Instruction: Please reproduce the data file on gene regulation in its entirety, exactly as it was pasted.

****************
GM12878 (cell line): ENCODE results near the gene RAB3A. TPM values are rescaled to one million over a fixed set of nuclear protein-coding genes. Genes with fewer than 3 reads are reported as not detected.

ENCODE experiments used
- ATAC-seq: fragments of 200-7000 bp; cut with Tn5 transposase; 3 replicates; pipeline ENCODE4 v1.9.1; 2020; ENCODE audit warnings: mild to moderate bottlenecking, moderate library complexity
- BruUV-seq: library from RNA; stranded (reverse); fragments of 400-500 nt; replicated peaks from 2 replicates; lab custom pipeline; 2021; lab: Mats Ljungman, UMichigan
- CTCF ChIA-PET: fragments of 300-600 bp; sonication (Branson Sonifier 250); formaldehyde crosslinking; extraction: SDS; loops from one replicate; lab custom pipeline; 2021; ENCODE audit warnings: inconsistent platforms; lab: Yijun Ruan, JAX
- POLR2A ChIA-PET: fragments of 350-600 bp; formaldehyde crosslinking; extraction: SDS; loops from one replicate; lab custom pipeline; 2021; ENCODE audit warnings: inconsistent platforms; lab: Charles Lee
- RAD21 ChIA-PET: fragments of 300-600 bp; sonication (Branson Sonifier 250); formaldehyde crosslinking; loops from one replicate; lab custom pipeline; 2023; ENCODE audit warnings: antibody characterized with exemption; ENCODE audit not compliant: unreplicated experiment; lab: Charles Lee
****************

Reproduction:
GM12878 (cell line): ENCODE results near the gene RAB3A. TPM values are rescaled to one million over a fixed set of nuclear protein-coding genes. Genes with fewer than 3 reads are reported as not detected.

ENCODE experiments used
- ATAC-seq: fragments of 200-7000 bp; cut with Tn5 transposase; 3 replicates; pipeline ENCODE4 v1.9.1; 2020; ENCODE audit warnings: mild to moderate bottlenecking, moderate library complexity
- BruUV-seq: library from RNA; stranded (reverse); fragments of 400-500 nt; replicated peaks from 2 replicates; lab custom pipeline; 2021; lab: Mats Ljungman, UMichigan
- CTCF ChIA-PET: fragments of 300-600 bp; sonication (Branson Sonifier 250); formaldehyde crosslinking; extraction: SDS; loops from one replicate; lab custom pipeline; 2021; ENCODE audit warnings: inconsistent platforms; lab: Yijun Ruan, JAX
- POLR2A ChIA-PET: fragments of 350-600 bp; formaldehyde crosslinking; extraction: SDS; loops from one replicate; lab custom pipeline; 2021; ENCODE audit warnings: inconsistent platforms; lab: Charles Lee
- RAD21 ChIA-PET: fragments of 300-600 bp; sonication (Branson Sonifier 250); formaldehyde crosslinking; loops from one replicate; lab custom pipeline; 2023; ENCODE audit warnings: antibody characterized with exemption; ENCODE audit not compliant: unreplicated experiment; lab: Charles Lee